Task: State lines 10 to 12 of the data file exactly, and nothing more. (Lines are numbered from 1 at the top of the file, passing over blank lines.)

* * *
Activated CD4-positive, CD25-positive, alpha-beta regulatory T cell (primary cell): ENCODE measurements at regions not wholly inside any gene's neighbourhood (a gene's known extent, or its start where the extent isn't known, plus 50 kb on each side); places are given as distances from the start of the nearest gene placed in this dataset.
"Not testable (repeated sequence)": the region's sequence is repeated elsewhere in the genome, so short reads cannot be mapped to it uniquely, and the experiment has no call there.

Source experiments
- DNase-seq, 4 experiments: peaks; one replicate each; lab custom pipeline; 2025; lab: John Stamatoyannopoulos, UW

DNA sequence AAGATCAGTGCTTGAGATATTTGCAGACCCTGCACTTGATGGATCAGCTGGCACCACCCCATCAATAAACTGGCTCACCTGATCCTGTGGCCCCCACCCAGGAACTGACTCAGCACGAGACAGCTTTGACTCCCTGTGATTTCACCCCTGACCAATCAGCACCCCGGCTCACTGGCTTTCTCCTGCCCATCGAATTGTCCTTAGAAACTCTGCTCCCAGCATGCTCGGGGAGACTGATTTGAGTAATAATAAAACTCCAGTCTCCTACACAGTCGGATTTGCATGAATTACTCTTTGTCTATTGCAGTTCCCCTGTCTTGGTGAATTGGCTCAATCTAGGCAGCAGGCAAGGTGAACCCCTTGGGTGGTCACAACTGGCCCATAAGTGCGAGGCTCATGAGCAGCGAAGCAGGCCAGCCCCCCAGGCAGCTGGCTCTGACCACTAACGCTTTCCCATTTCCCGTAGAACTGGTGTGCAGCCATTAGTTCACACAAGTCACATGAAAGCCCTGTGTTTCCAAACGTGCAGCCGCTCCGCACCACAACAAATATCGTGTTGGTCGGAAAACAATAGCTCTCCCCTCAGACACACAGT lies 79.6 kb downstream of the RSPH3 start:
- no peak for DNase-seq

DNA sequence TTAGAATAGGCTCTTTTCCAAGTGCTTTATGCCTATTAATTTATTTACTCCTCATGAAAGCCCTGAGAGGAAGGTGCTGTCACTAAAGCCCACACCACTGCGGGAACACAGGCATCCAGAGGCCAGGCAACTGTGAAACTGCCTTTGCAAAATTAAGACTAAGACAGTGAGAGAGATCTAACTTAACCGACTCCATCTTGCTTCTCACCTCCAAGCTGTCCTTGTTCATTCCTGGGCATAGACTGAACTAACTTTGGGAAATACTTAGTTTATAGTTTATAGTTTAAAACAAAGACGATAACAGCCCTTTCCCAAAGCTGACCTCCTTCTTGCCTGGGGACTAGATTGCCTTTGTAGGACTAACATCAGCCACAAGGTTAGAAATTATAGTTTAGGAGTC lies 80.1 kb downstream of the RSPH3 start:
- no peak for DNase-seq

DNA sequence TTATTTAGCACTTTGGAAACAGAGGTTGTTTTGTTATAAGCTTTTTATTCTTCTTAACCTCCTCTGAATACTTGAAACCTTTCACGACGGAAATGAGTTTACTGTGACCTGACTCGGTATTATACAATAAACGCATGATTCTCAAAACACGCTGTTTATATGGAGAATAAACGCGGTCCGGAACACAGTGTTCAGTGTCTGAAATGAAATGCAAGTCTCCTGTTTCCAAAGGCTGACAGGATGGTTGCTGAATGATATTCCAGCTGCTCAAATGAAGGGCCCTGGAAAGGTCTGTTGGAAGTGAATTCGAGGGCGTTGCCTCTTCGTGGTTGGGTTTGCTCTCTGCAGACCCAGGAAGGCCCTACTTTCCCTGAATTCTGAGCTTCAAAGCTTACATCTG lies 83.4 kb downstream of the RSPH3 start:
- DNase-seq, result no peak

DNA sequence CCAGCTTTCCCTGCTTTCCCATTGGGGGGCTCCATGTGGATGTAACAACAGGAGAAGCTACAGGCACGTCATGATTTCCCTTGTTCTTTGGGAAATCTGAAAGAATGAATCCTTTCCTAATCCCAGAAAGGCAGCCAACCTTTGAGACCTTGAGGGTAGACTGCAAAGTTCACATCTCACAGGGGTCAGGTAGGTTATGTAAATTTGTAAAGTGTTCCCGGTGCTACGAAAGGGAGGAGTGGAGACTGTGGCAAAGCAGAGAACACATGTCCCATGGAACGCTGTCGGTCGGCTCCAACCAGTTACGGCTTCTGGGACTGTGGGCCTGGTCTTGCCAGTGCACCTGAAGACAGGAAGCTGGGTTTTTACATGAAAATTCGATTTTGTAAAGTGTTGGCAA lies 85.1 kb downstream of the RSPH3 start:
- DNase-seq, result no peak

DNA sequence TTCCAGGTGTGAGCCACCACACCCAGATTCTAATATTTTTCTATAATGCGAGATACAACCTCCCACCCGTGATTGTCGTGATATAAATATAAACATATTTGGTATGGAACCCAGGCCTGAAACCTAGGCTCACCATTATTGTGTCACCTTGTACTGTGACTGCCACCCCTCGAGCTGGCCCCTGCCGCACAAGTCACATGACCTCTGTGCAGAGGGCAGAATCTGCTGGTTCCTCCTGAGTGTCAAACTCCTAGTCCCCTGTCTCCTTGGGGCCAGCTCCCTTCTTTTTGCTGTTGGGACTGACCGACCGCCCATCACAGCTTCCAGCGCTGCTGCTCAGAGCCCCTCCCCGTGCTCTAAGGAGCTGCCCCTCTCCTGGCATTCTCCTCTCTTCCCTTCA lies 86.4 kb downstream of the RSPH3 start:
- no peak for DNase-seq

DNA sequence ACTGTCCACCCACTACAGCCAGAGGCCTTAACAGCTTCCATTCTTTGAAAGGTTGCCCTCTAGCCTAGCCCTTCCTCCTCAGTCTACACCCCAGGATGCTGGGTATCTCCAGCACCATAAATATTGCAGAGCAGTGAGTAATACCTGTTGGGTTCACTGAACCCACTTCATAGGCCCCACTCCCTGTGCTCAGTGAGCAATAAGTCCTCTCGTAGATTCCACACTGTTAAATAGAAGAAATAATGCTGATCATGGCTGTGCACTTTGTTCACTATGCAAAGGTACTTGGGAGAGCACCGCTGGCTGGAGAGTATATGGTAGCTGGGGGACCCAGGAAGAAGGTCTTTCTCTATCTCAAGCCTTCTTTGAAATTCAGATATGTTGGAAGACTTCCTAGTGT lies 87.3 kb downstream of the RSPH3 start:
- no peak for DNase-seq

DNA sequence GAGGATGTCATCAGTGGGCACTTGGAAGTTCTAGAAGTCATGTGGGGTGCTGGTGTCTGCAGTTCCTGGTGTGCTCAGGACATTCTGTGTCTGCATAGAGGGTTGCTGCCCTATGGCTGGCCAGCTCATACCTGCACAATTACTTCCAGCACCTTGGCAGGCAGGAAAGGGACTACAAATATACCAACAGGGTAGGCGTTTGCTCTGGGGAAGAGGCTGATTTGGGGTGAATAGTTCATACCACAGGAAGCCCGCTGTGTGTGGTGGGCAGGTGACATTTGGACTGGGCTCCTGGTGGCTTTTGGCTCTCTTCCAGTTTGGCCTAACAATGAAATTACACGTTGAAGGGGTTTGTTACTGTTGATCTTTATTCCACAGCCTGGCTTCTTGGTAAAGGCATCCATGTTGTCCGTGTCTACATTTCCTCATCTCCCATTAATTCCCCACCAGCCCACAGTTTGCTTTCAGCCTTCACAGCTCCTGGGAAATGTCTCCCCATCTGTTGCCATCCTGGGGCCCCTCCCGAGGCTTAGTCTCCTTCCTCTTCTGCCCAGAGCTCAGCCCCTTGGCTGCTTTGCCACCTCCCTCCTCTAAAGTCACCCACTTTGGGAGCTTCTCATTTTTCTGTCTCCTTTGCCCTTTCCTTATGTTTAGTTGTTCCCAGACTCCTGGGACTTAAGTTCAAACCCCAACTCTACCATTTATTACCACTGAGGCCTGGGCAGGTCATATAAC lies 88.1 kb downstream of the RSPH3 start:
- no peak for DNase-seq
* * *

- DNase-seq, result no peak

DNA sequence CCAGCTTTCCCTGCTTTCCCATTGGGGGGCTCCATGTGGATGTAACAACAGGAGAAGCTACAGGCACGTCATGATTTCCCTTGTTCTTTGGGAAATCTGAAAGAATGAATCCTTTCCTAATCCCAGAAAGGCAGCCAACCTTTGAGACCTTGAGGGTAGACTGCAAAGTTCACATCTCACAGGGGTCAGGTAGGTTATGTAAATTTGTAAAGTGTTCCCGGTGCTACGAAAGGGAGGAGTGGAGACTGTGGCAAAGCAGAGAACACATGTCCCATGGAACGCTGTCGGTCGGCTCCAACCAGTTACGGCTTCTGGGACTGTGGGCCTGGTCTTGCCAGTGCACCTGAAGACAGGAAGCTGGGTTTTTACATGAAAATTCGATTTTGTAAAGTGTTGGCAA lies 85.1 kb downstream of the RSPH3 start:
- DNase-seq, result no peak